This is the exploit that makes DLL hacking possible.

For example, if a Windows application requires a DLL file located in the system directory C:\Windows\System32 but there are no instructions in its code to search in this explicit location, the application will work through a DLL search order to locate the file.

Regardless of whether or not safe search is enabled, the directory from which the application is launched is the first location that is searched.

If a cybercriminal deposits an infected DLL file in this location, the application will open it instead of the original because its location was searched first, before the system directory.

This technique is also known as DLL search order hijacking.


Enumerate the process

Enumerating the process and it’s dll files using the process monitor tool.


Post enummerating the process the malicious dll file which opens the calculator application in windows has been created with the help of metasploit framework.

Generate Payload to check blind RCE by popping an calculator

Generating the payload using metasploit to open calculator to check whether the application is loading the malicious dll file or not.


Placing Malicious DLL file in the application directory


The genetrated payload is placed in the respective application directory based on the process monitor information.

RCE (Calculator Pop up)

Process Monitor


Once the application starts running the dll file has been accessed by the application and the calculator application is opened.



Reverse Shell

Generating payload for Reverse shell

Since we had the successful exploitation of RCE via opening the calculator application, let’s escalate this to get the remote shell to the targeted machine.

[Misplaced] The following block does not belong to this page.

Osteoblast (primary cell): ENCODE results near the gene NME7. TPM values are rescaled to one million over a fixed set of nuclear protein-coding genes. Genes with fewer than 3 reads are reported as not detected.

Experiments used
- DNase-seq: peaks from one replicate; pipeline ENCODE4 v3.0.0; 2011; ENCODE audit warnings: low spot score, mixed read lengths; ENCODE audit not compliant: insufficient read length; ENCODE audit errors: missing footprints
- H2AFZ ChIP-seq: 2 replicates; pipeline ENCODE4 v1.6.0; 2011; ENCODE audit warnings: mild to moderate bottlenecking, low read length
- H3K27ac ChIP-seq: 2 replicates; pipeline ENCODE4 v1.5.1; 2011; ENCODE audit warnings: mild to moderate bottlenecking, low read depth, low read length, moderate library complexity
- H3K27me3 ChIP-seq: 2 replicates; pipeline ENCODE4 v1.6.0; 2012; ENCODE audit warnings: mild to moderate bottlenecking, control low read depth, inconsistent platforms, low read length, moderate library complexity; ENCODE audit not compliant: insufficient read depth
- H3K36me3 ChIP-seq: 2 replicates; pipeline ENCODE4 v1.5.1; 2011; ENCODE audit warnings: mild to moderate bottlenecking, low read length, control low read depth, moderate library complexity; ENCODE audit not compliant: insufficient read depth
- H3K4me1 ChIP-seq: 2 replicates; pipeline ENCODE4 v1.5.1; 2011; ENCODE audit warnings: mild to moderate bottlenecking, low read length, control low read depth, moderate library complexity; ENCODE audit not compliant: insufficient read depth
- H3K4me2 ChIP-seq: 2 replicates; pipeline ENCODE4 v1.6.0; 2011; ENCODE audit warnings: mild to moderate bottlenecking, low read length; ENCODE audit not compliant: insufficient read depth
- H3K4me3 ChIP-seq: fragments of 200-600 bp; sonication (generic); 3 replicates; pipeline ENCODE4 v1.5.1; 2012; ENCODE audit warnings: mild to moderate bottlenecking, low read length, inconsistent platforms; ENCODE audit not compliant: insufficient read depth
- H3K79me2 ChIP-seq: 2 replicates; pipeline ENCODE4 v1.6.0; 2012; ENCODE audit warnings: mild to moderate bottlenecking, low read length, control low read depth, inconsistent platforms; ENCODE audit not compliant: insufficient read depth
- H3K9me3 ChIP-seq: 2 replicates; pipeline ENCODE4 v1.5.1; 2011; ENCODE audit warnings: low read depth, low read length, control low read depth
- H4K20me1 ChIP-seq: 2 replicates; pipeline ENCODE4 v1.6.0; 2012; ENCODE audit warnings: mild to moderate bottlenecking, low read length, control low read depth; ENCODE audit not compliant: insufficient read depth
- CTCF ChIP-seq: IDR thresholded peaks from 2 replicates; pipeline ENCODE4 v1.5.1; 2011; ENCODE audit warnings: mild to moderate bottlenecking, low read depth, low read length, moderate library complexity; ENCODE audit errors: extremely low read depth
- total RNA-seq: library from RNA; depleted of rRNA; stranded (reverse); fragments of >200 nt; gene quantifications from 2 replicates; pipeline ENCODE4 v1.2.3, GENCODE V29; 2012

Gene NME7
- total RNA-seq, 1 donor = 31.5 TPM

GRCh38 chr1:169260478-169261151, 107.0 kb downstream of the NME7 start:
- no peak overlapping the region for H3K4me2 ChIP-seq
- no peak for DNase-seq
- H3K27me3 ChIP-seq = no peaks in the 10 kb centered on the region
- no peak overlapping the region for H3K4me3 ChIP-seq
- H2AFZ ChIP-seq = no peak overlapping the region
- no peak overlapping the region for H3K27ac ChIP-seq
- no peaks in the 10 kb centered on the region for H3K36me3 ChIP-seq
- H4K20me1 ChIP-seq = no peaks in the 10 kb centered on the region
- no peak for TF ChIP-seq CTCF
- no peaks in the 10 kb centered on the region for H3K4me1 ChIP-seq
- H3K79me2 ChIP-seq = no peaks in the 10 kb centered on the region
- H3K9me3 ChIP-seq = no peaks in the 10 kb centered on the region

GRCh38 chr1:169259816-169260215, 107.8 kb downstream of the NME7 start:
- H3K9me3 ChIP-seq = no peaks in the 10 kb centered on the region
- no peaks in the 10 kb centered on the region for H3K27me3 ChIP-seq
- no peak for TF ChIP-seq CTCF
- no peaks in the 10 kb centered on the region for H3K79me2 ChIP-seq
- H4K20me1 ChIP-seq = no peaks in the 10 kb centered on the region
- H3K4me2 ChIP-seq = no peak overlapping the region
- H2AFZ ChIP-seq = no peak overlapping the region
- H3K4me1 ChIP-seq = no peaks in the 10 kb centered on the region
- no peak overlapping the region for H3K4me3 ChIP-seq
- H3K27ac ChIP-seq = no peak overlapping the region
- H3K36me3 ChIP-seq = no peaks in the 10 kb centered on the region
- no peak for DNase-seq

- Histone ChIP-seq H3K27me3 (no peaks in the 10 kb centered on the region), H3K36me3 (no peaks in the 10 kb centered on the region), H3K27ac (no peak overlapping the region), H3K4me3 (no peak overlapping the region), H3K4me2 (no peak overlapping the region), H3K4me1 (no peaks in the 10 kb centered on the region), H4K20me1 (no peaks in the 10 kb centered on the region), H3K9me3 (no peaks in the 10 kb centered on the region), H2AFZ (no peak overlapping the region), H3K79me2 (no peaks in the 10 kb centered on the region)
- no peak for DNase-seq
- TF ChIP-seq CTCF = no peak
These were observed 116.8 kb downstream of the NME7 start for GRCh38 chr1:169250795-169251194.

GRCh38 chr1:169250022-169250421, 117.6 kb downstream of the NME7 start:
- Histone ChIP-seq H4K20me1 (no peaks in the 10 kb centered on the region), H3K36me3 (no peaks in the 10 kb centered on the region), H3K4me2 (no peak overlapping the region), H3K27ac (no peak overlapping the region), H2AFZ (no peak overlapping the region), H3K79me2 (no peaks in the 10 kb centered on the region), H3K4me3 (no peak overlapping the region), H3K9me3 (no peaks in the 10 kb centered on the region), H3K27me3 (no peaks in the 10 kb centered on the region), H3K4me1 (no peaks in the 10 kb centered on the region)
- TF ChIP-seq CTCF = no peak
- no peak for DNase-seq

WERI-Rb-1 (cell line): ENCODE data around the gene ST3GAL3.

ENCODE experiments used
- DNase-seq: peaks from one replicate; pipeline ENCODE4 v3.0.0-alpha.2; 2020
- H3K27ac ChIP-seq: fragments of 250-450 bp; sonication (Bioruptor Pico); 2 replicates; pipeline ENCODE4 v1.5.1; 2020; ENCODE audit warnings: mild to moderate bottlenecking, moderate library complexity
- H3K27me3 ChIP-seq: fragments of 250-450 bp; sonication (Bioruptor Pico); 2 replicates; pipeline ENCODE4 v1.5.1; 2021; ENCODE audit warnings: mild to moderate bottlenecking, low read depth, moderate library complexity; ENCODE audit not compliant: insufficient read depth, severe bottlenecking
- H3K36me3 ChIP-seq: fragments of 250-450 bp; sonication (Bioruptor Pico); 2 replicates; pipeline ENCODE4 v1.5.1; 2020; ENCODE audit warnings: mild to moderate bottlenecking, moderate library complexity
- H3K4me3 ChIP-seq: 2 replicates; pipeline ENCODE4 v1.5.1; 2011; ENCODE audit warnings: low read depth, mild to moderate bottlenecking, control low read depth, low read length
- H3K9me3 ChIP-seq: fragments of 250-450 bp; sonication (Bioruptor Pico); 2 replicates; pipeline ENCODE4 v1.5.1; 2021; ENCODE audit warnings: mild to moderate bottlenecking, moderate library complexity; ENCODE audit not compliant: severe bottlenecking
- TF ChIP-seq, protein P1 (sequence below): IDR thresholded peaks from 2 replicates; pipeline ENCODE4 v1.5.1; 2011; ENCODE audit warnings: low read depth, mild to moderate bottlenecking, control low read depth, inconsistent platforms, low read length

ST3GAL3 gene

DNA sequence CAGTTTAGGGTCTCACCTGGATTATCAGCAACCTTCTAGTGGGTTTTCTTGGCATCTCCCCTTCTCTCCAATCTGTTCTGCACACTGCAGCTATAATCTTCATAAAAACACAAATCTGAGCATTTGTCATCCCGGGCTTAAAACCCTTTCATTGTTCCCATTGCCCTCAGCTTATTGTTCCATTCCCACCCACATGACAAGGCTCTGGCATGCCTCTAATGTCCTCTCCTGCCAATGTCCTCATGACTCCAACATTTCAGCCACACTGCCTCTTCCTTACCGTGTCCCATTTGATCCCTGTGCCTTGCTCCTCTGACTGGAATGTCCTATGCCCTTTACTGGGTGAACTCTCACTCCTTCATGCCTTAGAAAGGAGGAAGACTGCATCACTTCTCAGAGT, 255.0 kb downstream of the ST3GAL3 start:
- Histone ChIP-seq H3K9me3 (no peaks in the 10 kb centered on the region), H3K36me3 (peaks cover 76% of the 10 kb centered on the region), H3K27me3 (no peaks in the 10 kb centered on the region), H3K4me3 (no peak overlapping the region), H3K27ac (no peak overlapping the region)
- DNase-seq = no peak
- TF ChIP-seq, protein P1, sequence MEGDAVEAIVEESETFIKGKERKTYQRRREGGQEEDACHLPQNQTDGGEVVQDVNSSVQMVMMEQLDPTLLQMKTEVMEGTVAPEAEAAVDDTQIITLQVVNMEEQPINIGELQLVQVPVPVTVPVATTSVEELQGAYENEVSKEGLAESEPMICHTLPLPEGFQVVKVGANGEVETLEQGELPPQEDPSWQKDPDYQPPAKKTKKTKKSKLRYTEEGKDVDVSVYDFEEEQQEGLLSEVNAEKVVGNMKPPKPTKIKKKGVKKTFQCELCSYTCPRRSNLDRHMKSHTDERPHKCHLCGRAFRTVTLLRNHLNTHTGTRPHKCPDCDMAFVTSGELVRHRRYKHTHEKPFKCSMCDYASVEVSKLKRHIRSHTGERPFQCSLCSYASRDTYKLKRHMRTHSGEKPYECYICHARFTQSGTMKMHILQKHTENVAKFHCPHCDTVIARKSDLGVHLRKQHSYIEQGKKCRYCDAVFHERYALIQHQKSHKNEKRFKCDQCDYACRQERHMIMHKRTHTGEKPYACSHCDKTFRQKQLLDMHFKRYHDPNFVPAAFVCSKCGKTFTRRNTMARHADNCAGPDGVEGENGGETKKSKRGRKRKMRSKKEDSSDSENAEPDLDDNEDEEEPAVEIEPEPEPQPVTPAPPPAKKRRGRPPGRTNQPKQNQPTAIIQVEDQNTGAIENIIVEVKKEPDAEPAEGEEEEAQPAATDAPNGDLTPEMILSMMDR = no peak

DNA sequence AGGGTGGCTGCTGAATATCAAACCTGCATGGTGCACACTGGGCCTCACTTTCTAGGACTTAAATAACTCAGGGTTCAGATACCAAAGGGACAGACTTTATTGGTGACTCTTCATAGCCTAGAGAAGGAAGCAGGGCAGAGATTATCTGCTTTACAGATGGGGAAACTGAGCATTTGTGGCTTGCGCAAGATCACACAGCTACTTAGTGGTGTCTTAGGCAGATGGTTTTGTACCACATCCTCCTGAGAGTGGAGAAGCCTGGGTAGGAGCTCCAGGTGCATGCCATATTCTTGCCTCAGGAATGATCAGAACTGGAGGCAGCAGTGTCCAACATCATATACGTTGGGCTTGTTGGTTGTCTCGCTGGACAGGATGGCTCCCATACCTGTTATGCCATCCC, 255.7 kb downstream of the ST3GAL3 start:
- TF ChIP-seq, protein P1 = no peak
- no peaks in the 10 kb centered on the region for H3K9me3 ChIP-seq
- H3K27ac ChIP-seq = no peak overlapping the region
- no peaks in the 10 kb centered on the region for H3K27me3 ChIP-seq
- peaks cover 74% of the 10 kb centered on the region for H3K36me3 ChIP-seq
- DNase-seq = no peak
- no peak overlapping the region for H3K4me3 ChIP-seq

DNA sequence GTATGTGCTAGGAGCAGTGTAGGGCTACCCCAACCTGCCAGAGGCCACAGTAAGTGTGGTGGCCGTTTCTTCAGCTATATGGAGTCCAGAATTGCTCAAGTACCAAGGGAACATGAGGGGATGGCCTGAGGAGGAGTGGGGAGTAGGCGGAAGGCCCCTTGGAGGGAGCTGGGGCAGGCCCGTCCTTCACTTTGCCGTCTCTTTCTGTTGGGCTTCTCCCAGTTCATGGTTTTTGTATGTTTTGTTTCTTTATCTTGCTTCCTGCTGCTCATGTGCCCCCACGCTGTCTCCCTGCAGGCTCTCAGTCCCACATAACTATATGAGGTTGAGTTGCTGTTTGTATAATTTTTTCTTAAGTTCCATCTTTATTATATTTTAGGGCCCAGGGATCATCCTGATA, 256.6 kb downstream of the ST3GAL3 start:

The reverse shell has been generated with the help of metasploit framework and the malicious dll has been placed in the respective application directoty for exploitation.

Process monitor

Checkinf whether the application validates the dll file or not. proc_mon

Windows reverse shell via meterpreter

reverse_tcp_shell The application is nto validating the dll files, once the application is started then the metepreter shell connection is received from the targeted windows machine.

How to Prevent DLL Hijacking

  • The first line of defense needs to be established by software developers. Developers need to follow secure coding practices and specify the exact location of all associated DLL files to prevent Windows from defaulting to its DLL search path protocol.
  • The application should not load the untruested dll files.
  • Adherence to secure coding practices can never be guaranteed, so organizations should implement the following additional defenses:

    • Keep antivirus software up-to-date.
    • Educate staff about phishing and social engineering warning signs.
    • Strengthen your security posture by continuously monitoring your attack surface.
    • Implement a vendor risk management solution.

Thanks for reading.

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Naveen J

Naveen J

Security Researcher | Appsec Specialist@SISA Information Security | Web 3 Security Enthusiast